• Reading this brings back all those bad memories for me when I thought I was so fat when I was younger. My mom dressed my in clothes that were always too big, so therefor I thought I really was that big. I think that is what has skewed my self image to be very negative and I can’t seem to shake it either. I have been working out for 3 months now and know that my bod has changed for the better, but I just can’t seem to shake the idea that I am huge. Maybe one of these days we will get these negative thoughts out of our head!!

  • I don’t think that feeling goes away. I have lost over 100 lbs and still see myself as the old me. and have to remind myself that I CAN do things.

  • I have had a skewed body image since childhood and now look at those pics, just like you and find things I never appreciated before… that flat stomach, muscled calves, shapely arms, etc. I think my weightloss journey now is more about loving and appreciating what I have now and being healthy. Great post!

  • I wish I knew the answer to that. I remember being in college and feeling huge. Now, I look at the few pictures I have of me from that time (I was already avoiding cameras.) and all I can say is wow, I was beautiful. I think this is something a lot of us struggle with and honey, you’re not the f’re beautiful.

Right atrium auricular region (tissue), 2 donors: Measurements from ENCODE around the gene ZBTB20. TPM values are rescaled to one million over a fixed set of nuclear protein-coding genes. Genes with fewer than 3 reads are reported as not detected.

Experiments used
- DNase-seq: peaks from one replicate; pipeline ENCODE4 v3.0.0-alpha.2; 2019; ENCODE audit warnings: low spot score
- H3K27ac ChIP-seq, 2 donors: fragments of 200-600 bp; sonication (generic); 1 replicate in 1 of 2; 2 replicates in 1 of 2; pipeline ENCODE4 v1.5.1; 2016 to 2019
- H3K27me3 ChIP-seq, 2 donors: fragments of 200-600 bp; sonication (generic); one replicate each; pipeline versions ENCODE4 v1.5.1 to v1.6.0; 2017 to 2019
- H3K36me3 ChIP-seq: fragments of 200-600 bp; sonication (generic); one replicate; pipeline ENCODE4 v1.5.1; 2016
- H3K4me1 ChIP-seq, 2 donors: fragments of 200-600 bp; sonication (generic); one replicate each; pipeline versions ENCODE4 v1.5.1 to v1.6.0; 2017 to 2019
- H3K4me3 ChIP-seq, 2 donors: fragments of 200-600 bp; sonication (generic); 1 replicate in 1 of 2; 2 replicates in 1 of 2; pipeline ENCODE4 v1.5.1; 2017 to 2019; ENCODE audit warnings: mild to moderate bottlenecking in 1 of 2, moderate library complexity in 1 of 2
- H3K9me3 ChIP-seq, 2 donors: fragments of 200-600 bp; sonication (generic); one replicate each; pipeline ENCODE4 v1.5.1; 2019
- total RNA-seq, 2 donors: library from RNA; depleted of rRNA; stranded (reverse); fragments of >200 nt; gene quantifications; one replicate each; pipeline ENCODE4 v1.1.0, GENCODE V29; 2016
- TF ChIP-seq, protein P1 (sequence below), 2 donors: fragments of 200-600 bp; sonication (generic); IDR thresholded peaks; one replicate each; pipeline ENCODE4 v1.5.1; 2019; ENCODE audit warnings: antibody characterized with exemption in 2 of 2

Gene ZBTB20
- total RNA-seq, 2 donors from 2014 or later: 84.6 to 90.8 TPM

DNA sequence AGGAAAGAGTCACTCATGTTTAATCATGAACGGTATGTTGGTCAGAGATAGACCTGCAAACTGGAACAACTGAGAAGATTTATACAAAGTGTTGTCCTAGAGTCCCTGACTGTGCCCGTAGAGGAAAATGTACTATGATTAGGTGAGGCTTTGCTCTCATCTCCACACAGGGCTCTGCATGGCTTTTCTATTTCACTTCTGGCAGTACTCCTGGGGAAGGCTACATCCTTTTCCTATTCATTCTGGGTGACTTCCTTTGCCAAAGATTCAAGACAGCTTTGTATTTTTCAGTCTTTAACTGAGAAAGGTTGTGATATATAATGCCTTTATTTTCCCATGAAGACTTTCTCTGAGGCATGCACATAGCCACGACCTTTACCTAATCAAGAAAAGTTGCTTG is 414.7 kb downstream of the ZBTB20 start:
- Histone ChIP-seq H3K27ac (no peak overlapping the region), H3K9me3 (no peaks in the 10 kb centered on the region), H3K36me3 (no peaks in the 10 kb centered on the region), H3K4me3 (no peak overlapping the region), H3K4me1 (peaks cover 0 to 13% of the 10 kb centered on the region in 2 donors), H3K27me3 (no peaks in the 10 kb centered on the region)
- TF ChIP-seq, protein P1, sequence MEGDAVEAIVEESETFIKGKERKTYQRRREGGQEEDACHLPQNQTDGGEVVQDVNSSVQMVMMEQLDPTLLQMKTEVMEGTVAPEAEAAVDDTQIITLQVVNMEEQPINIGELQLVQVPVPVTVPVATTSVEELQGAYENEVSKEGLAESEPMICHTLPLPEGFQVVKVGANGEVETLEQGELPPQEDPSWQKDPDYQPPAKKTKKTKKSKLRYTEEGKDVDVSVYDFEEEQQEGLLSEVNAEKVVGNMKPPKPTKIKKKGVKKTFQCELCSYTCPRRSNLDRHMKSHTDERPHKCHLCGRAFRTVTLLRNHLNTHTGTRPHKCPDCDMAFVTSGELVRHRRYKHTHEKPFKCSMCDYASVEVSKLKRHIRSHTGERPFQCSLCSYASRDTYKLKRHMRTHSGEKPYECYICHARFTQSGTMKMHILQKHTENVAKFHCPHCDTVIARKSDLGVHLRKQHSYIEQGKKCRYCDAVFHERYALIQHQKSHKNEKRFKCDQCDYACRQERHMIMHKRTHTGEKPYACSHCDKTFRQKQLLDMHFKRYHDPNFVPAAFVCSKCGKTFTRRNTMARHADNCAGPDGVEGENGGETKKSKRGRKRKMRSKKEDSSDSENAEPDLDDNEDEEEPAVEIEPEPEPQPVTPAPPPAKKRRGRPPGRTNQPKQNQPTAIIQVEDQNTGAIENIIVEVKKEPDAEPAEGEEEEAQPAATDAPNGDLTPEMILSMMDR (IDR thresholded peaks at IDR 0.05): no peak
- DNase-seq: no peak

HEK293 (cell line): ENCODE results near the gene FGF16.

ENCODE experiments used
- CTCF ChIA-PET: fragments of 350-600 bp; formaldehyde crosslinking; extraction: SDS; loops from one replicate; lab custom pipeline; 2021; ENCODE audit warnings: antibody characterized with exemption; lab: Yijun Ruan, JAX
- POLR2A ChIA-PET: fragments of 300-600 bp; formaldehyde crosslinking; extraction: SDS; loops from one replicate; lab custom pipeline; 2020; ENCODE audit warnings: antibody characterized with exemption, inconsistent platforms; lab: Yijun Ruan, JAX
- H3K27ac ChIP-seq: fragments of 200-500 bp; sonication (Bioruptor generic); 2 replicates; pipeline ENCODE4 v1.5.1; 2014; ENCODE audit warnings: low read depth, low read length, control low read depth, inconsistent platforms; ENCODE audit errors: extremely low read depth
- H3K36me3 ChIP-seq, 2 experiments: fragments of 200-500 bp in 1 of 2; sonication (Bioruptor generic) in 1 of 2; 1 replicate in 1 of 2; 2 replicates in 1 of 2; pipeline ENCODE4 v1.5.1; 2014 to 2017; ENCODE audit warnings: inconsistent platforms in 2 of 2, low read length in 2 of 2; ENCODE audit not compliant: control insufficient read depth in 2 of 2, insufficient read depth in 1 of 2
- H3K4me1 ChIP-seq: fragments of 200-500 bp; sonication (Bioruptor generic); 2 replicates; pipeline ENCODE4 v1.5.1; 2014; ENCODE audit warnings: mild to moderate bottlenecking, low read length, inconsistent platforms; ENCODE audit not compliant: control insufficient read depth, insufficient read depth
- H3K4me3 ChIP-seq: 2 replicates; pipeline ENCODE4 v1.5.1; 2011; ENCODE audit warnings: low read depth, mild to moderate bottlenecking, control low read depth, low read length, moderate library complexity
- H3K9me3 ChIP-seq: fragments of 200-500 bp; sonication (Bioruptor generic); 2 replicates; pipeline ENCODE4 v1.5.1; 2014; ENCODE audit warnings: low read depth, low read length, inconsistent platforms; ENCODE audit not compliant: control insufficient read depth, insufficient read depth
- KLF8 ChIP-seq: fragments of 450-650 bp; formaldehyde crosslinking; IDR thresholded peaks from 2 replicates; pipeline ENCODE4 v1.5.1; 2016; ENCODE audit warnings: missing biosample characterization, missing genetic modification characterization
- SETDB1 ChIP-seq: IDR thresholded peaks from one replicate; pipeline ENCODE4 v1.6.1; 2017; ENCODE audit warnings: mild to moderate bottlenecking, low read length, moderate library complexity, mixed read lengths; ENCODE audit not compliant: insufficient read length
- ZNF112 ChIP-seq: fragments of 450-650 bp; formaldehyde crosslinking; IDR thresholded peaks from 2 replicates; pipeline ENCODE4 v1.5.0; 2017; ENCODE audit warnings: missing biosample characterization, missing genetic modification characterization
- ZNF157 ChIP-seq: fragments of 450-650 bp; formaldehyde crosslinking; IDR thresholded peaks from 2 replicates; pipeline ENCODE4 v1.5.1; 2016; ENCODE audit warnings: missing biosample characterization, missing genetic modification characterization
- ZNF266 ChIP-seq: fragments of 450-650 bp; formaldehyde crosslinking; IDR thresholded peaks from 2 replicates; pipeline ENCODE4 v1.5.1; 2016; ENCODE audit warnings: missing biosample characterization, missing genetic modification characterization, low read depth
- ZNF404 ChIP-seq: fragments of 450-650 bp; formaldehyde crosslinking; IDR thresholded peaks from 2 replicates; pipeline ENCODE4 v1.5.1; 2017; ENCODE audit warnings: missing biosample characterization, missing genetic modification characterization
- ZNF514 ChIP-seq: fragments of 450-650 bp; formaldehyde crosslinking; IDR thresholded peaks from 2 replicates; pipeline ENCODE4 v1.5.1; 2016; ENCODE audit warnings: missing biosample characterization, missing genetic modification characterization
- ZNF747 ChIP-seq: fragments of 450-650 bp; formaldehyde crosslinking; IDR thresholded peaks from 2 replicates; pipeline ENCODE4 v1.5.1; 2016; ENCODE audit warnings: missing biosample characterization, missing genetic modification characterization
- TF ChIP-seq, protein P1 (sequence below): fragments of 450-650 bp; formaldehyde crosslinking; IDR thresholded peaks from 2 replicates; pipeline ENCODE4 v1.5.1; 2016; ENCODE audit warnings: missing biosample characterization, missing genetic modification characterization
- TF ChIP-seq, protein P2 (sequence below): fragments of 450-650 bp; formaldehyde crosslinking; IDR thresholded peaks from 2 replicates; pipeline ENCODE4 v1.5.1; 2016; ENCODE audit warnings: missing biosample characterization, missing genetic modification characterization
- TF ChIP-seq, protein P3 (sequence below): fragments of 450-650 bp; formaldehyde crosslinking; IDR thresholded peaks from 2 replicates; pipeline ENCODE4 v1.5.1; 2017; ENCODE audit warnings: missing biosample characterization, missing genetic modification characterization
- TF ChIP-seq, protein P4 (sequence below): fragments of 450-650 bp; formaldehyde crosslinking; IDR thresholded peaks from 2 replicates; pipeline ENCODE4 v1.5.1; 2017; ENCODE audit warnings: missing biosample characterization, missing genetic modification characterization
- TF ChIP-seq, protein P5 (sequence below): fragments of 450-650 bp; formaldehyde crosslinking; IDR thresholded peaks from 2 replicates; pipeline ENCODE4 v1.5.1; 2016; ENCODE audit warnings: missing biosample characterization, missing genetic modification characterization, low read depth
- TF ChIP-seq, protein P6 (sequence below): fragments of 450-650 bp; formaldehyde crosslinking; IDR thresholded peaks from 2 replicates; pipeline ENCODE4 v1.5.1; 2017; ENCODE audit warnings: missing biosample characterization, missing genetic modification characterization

• This is really interesting! I’ll tell you why. I have only been heavy with pregnancies. I couldn’t see how “fat” I had become. I still saw a skinny person. I don’t know if I will be back to where I was pre three children. What I do know is that I am healthier, stronger, faster and I have a lot more confidence because I do work out. I think that is why Crossfit is such a pull for me. You are constantly surprising yourself. When you accomplish a work out you leave with such confidence. That confidence just carries over into all aspects of your life. You hold your head a little bit higher, your back is straighter and your shoulders are little less up to your ears!

  • I wish there was a one fits all answer. It is therapeutic to write a letter to the “old” you, letting her know how beautiful she was. That may not erase childhood and adolescent insecurities; but it will begin the process of healing.